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How will COVID-19 and other factors impact your GRESB score in 2020?

By Sam Carson
8th June 2020

Performing well in GRESB requires year on year improvement and engagement in your sustainability programmes, the consequence of complacency could be losing stars. GRESB found that 40% of investors put climate risk and disclosures as their most concerning ESG issues over the next 5-10 years, their decisions will be influenced by GRESB scores as a reflection of a company’s sustainability commitments. 

Since the GRESB ratings were introduced our analysis shows that the typical increase is about 5 points every year. So if you had a score of 80 in 2018, you’d have a 5 Star rating. Keep that score at 80 in 2019 you’ll have 4 Stars. Stay still again and be facing 3 Stars. Staying still is moving backwards. 2020 has presented fresh challenges to organisations and there is uncertainty around what this might mean for GRESB scores this year. 



GRESB Ratings are always a contentious issue as clients are seeking to increase scores but avoid box-ticking. The GRESB Rating, introduced in 2015, has been an effective way of motivating the industry towards green buildings and portfolio programmes, but the way the rating system works can be confusing and can result in missed opportunities to reflect your organisation’s ambition.

GRESB ratings are out of 5 Stars. This isn’t to be confused (though often is) with the GRESB Green Star, which is the older indication of performance, scoring in the top right quadrant of the survey. In 2015 the average rating for all of GRESB became Green Star rated, so GRESB had to find a way to differentiate performance while keeping the survey stable and globally applicable. The GRESB Rating was born. 

Last year the total global population of GRESB was 1005 entities. These all had ratings which are a composite of the Management and Policy axis and the Implementation and Measurement Axis. 




The Rating is defined by the quintiles, 20% bands of participant performance. So every participant will influence the scoring of the others in an incremental way. This means the ratings are always changing as collectively the GRESB universe gets better. It also means staying still is moving backward, so to maintain Ratings participants need to continue to develop their sustainability programmes. 



But 2020 isn’t a normal year by any stretch, so this model may be challenged. There are some unknown variables that will influence this year’s scores, and we don’t know what the result will be:

  1. This year has had a restructuring of the survey to emphasize asset level data. This may affect funds where this data hasn’t been presented at the asset level before and possibly lower the scores of a number of funds. The more granular asset level data means the highly weighted Performance Indicators are more open to scrutiny and validation.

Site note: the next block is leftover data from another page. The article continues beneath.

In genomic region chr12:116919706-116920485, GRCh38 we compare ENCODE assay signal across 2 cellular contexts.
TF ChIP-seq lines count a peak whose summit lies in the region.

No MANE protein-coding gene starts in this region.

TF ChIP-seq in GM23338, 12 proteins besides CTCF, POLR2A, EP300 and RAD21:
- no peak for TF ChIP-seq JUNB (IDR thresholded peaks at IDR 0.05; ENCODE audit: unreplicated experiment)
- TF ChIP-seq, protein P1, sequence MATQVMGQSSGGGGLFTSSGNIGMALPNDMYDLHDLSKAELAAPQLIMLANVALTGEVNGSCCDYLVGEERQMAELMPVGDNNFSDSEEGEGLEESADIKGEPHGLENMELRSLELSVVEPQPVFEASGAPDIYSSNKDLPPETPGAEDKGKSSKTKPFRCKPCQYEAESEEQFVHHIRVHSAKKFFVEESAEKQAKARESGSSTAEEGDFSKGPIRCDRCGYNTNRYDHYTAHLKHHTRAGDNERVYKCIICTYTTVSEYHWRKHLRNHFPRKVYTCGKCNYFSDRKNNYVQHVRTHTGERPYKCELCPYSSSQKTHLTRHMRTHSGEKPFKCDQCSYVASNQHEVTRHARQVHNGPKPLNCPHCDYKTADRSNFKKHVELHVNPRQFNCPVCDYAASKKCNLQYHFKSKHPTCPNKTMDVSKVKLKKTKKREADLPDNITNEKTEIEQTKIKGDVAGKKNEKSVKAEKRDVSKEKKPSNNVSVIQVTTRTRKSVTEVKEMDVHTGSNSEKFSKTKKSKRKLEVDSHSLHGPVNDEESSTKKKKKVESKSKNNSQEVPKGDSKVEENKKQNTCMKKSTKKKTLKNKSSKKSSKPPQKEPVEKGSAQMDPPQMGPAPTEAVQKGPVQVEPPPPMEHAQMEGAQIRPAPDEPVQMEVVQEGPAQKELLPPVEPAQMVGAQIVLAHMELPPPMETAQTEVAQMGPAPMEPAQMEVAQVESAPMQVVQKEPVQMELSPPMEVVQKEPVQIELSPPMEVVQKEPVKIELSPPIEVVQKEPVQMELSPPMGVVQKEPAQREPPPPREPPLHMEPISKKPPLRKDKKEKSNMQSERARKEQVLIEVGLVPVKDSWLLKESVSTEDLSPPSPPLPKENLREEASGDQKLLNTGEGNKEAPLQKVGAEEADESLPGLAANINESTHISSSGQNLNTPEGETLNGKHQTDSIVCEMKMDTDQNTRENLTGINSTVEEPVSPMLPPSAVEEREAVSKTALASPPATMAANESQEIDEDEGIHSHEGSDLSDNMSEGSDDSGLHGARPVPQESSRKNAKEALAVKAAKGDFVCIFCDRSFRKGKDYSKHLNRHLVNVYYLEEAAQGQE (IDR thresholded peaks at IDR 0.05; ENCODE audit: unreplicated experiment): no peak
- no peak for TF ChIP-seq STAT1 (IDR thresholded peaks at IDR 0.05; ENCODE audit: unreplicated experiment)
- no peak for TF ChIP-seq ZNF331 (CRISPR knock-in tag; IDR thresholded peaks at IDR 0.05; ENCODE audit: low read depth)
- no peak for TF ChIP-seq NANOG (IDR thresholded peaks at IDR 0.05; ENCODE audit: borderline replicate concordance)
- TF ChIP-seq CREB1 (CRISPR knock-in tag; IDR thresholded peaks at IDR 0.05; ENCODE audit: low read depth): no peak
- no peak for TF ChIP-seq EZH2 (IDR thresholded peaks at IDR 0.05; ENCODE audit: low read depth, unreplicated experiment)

2. The COVID-19 crisis has presented a huge challenge getting data, especially from tenants. Not getting this data will lower the asset level data coverage for a number of funds and this is likely to have an impact across the GRESB universe. 
  3. On the flip side, there has been increased investor pressure to perform well, and participants are putting more effort into ESG programmes as a result. This will maintain or accelerate increases in GRESB scores as ESG gets more real and embedded, the middle of the pack is getting better.
  4. Another interesting impact is the adoption levels. New entries typically come in at 20-50, which lower the ratings. We believe the adoption levels are rising, 
  5. We also know that funds have dropped out due to the asset level data requirement. As GRESB is global, there may be markets where the drivers for GRESB aren’t enough to warrant this level of data collection. Some asset classes such as residential build to rent find the challenge in getting data for every unit is too much and possibly a privacy challenge so they will be unlikely to perform well. If these are mid level funds who drop out as funds are added to the bottom means a net shift downward.


We believe GRESB should be treated as a year-round improvement programme which is integrated into how we support our clients with sustainability matters. By using the GRESB results as an annual report card and creating plans for targeted improvement, we believe that this is the best way to use GRESB to drive actual improvement beyond compliance and box-ticking. Our methods are proven to help our clients use GRESB as a part of their overall strategy to integrate sustainability into their operations. 



The first step is our GRESB Gap Analysis which is aligned with our 6D Strategy Diagnostic, and helps to set out a multi-year programme of improvement that will deliver results. Get in touch today to see if we can help you with your GRESB and Sustainability Strategy needs, info@carbon.ci.